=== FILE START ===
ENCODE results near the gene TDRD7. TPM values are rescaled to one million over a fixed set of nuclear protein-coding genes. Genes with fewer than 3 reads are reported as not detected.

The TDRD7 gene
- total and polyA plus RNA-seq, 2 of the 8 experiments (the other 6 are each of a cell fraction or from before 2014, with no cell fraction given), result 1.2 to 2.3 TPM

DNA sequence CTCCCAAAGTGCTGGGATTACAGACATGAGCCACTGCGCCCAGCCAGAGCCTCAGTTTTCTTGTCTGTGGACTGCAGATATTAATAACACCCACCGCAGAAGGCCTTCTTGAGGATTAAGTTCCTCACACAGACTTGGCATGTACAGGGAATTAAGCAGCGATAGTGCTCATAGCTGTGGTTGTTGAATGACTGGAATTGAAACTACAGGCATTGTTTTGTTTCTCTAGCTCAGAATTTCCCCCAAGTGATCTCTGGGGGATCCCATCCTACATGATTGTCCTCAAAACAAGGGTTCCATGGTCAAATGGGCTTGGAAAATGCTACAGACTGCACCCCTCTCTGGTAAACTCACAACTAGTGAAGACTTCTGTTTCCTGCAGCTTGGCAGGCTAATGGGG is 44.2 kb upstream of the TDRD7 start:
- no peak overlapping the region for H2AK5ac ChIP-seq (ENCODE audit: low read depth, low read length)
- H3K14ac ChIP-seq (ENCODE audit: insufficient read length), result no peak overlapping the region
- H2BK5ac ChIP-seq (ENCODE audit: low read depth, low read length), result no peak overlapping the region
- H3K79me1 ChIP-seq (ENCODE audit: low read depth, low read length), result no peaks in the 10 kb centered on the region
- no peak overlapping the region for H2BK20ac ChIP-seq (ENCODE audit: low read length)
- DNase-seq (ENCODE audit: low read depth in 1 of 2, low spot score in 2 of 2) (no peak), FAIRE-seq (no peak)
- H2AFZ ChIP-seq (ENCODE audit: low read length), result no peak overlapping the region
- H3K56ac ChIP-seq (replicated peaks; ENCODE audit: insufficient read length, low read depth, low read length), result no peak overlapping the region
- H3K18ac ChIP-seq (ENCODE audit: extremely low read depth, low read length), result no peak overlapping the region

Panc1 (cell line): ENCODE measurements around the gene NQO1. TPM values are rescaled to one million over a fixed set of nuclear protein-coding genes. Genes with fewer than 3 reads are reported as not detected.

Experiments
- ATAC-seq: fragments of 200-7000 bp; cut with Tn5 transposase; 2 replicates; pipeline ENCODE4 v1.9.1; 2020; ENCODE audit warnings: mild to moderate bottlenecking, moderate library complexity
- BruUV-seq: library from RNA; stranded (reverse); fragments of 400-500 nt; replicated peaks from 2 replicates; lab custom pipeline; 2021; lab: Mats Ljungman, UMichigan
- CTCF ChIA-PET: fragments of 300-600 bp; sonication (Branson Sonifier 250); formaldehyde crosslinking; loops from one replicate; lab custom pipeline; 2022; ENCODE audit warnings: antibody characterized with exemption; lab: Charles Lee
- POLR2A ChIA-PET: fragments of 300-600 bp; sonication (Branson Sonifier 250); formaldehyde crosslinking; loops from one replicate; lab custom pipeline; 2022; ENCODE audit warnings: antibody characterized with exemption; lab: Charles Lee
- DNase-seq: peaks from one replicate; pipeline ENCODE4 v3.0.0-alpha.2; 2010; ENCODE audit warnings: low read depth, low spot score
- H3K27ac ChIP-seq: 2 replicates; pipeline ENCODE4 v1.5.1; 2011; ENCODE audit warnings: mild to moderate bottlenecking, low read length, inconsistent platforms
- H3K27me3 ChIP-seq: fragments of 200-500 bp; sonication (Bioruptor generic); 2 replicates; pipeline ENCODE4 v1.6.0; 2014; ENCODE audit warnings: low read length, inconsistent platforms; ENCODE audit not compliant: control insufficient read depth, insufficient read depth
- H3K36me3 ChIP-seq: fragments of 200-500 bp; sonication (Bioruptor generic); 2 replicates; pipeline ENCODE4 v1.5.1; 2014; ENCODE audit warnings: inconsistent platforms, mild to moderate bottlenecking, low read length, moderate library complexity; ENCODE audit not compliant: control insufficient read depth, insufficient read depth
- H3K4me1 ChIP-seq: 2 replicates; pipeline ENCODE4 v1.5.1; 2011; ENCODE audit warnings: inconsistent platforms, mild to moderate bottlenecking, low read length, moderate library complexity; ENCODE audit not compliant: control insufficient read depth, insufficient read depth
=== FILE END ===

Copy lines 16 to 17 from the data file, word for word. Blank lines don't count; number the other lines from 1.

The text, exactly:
- ATAC-seq: fragments of 200-7000 bp; cut with Tn5 transposase; 2 replicates; pipeline ENCODE4 v1.9.1; 2020; ENCODE audit warnings: mild to moderate bottlenecking, moderate library complexity
- BruUV-seq: library from RNA; stranded (reverse); fragments of 400-500 nt; replicated peaks from 2 replicates; lab custom pipeline; 2021; lab: Mats Ljungman, UMichigan